Question Recover a crashed hard drive?

dahermit

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I had a computer go crazy some months ago. The hard drive took off, spinning ever faster RPMs. I thought that it may have been a malware attack, so I shut it down and replaced the hard drive with one on my clones (clone "A"). However, that drive went nuts too. So I shut the power off and waited awhile, replaced (foolishly) that drive with another clone (clone "B"), and that clone went nuts too. At than point I wrote the computer off as either a mother board failure or power supply failure and ordered a new (another refurbish, actually), computer. So I am now up and running again (however, lost a lot of photos and the source code for a program I wrote.). That is the background for my question.

Of the three wrecked hard drives, I managed to reformat and save two of them. However, one of the drives, a 2TB, SATA 3.0 Hitachi, is no longer able to be detected by my computer in Disk Management or File Explorer. There is no error message, just does not see the drive.

Note that I am using a Sabrient dock that has shown to be working fine for other hard drives, so all the "fixes" suggested to change cables, connections, etc. do not apply.

My question is: Is there anything else that I have not considered/tried that might work to get the computer to see that drive so I can format it to use as a clone?
 

dwd999

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It would help if you first determined whether its a hardware problem or a Windows problem. So think outside the Windows disk management box and try booting from a Linux distro (e.g. Linux Mint Mate), and see what the Disks and Gparted apps there say. If the disks can be accessed there then it might be a problem between Windows and your dock. If not then the drives are most likely just dead since they don't last forever.
 
I don't know of any way to speed up the hard drive's spindle motor other than by hacking the firmware, and I'm not aware of any tools that can do this, not even the professional ones.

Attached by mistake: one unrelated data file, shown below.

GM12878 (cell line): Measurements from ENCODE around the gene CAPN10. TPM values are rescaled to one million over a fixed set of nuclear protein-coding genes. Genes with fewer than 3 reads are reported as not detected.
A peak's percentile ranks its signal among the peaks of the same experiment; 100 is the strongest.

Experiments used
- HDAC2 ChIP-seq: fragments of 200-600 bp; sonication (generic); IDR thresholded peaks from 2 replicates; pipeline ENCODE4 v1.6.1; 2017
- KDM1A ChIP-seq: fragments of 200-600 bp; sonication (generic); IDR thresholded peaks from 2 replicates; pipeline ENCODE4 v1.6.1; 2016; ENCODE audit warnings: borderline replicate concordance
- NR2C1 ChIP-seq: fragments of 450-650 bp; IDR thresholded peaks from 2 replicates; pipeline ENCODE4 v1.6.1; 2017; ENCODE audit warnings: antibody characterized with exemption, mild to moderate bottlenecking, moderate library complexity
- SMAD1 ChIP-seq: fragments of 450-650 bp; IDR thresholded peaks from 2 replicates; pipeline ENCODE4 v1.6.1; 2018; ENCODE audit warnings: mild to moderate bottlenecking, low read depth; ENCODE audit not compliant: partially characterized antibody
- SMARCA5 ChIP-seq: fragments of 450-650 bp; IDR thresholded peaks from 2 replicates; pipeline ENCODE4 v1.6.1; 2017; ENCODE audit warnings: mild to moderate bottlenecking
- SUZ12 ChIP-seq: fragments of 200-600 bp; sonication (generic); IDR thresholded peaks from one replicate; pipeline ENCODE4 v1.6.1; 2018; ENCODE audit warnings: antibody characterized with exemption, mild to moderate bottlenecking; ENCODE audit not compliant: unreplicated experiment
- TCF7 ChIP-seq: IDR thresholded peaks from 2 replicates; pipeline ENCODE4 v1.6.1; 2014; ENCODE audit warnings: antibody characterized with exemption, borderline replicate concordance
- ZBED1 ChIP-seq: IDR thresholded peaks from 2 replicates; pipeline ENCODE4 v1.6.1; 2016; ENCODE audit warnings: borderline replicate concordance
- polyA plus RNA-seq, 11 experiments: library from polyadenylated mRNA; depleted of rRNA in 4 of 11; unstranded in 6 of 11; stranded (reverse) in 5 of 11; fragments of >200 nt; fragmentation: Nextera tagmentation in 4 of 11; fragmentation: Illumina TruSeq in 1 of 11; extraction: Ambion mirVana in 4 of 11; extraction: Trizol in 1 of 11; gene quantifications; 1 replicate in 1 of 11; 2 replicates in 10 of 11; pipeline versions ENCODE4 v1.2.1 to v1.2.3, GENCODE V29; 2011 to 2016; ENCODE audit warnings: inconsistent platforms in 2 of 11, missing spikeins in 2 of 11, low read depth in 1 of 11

Does the Hitachi HDD appear in BIOS if you connect it via SATA?
 

dahermit

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It would help if you first determined whether its a hardware problem or a Windows problem. So think outside the Windows disk management box and try booting from a Linux distro (e.g. Linux Mint Mate), and see what the Disks and Gparted apps there say. If the disks can be accessed there then it might be a problem between Windows and your dock. If not then the drives are most likely just dead since they don't last forever.
I don't have access to that Linux stuff. I only have computers with Windows 10 system.
 

dahermit

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Does the Hitachi HDD appear in BIOS if you connect it via SATA?
I went into the BIOS a couple of weeks ago it did not see that faulty drive in the USB dock. I am not sure I understand what you mean by "...connect it via SATA". Do you mean to reinstall the non-working drive in a computer and go to BIOS instead of allowing it to attempt booting to Windows 10? I could try that, if that is what you mean... the computer that was involved in the crash is just sitting, waiting to be recycled and given how easy it is to swap things out in a HP Compaq Small Form Factor computer, it would not be a big problem to try that... or did you mean something else?
 

dahermit

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Looking into that, I am concerned that they are talking about using a "bootable floppy". It so happens that I have a floppy reader that attaches to a USB port, but floppy technology seems pretty old. Although I have that floppy drive that plugs into a USB port, I don't know if I have any floppy disks anymore.
Addendum: I found some floppies but have trepidations... I don't know if it is possible to boot from a "bootable floppy" via a USB port. Do I really want to go this route?
 
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Ralston18

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Source for "bootable floppy"?

No you do not want to and should not need to follow that floppy reader/ USB port route.